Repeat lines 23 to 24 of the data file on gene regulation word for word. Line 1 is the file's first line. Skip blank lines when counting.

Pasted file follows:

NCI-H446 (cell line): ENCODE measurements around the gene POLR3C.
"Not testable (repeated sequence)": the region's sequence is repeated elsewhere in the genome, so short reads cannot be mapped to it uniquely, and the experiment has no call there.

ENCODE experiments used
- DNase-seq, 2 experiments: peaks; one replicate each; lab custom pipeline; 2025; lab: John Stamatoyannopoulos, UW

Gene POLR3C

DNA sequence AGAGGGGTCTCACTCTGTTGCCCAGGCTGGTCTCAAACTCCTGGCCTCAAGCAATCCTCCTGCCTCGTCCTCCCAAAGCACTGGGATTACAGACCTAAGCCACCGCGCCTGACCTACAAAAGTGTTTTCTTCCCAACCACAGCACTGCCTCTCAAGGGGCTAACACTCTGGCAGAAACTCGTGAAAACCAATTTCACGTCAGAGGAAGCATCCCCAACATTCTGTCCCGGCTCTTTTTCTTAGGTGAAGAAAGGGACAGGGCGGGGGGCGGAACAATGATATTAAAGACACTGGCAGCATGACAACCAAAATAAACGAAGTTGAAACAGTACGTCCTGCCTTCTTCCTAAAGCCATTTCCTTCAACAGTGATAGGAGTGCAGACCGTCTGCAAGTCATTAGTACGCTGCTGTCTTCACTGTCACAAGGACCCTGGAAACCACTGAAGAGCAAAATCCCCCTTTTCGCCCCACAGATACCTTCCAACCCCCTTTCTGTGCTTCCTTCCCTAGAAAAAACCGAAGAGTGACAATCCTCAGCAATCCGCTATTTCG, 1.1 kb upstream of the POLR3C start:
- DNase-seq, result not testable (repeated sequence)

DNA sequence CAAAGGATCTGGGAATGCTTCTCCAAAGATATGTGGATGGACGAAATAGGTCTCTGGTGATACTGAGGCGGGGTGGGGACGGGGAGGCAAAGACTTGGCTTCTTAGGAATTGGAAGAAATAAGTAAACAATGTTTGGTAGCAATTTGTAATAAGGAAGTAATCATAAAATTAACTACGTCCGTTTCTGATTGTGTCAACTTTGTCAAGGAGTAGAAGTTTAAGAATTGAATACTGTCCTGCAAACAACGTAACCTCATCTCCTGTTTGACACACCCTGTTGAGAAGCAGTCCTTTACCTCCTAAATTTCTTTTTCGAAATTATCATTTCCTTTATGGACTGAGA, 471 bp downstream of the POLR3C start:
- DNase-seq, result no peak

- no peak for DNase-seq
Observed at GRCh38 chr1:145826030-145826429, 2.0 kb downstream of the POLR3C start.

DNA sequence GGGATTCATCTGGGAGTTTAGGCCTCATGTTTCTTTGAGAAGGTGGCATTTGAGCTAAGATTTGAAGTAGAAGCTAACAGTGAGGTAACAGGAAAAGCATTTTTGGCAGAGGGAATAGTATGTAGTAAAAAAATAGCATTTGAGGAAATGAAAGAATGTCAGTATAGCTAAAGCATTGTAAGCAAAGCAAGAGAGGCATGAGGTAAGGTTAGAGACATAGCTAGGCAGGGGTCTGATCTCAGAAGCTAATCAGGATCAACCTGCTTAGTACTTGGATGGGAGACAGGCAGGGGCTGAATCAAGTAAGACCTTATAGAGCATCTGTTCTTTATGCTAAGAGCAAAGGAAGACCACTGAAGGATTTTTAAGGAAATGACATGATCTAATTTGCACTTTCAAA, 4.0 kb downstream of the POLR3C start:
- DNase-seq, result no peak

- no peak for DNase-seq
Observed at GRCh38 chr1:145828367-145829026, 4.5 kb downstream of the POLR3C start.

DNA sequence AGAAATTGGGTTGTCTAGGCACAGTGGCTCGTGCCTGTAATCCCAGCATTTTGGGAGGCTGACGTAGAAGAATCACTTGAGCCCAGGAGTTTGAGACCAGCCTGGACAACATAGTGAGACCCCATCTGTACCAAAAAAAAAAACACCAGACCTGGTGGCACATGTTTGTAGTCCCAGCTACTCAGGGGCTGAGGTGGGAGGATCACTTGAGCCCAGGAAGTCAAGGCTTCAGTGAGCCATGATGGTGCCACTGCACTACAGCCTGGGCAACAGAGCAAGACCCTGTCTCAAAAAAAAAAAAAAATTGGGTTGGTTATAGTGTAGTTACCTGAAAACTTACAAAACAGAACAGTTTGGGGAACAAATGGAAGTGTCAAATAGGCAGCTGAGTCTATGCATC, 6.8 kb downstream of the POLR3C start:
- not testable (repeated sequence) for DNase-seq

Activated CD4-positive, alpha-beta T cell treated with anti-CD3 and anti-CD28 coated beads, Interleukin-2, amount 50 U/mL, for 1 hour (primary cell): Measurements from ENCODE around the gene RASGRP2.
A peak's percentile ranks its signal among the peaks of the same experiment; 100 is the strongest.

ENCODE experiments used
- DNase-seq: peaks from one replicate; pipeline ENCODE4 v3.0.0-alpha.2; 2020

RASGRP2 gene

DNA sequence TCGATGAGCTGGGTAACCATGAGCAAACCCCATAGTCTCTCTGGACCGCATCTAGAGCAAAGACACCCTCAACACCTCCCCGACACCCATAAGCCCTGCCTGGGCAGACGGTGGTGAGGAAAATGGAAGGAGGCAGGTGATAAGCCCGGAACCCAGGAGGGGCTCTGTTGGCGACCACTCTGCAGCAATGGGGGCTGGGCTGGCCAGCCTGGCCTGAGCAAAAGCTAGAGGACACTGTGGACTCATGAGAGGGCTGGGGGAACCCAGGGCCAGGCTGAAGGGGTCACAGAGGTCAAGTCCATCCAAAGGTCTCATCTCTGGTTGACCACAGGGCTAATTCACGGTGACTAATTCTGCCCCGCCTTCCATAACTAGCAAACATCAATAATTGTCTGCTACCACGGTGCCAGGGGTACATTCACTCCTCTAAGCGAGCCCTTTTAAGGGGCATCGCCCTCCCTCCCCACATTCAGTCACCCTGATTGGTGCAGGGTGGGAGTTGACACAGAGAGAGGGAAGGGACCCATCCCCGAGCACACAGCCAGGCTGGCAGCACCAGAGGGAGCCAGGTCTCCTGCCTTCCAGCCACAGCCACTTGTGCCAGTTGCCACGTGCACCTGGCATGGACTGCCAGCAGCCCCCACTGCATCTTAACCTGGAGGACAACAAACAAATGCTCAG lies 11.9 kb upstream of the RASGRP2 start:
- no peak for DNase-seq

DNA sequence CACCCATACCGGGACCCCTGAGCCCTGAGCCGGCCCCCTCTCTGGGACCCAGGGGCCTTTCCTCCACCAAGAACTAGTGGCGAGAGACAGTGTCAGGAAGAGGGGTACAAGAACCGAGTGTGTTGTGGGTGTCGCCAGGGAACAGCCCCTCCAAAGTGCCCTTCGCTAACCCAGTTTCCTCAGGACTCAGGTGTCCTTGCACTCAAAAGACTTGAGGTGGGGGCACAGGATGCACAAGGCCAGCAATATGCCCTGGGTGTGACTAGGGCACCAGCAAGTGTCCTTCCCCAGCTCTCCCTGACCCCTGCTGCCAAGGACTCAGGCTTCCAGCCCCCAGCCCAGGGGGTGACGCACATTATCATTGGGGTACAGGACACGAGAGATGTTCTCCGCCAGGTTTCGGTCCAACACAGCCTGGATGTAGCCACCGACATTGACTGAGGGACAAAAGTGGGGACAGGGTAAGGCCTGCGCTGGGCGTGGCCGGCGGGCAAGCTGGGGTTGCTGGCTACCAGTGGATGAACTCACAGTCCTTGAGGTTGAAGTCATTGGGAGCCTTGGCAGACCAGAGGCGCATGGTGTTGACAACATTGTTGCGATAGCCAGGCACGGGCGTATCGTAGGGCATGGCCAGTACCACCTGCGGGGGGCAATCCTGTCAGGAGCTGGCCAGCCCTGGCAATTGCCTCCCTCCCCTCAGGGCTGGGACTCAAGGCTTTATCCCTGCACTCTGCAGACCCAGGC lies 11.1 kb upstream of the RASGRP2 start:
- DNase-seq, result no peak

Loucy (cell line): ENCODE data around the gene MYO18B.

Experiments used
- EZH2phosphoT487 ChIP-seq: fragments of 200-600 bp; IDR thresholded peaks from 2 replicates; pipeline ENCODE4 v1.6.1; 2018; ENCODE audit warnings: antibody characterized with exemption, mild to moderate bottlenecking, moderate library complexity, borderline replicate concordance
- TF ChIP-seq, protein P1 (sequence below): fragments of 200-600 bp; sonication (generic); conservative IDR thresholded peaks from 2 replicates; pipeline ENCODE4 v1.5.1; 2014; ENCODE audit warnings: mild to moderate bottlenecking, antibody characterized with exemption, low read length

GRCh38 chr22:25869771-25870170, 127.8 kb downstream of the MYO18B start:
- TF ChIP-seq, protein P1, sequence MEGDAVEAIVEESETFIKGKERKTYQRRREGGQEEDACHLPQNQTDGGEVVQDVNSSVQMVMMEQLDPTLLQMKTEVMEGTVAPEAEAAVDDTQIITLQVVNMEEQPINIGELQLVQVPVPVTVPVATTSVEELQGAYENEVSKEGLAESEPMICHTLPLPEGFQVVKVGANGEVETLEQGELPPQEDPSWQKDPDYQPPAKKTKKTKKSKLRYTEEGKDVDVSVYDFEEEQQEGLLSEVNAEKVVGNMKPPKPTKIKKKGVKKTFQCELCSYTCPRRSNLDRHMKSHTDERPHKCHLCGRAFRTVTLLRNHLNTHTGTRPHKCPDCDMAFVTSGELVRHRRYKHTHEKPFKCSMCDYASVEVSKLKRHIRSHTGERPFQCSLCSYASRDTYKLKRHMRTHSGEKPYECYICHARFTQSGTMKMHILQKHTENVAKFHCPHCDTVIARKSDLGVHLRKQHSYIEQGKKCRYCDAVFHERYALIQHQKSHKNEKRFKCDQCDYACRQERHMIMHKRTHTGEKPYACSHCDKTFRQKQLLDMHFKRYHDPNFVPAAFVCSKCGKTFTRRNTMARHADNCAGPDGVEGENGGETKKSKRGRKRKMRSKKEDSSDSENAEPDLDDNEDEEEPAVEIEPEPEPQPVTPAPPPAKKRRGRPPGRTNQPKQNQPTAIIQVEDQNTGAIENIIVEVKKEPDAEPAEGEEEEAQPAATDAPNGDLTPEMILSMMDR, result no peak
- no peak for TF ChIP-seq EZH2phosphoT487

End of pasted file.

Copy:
DNA sequence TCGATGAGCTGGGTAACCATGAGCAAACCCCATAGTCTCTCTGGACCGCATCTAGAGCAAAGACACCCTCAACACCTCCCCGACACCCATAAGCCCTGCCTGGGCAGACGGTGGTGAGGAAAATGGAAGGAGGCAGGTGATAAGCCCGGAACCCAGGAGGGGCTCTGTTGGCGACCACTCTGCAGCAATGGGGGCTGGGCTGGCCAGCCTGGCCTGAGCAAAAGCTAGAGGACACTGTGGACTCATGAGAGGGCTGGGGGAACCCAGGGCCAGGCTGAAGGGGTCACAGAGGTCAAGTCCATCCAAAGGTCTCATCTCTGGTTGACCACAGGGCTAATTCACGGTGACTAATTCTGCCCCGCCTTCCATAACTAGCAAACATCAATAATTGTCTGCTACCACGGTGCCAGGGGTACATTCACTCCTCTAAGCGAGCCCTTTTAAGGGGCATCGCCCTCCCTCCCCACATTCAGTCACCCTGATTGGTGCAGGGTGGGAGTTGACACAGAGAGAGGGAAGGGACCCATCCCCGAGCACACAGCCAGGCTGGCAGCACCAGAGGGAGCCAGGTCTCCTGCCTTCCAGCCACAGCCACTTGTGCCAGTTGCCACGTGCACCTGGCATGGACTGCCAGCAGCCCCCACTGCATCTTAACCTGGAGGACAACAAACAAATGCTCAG lies 11.9 kb upstream of the RASGRP2 start:
- no peak for DNase-seq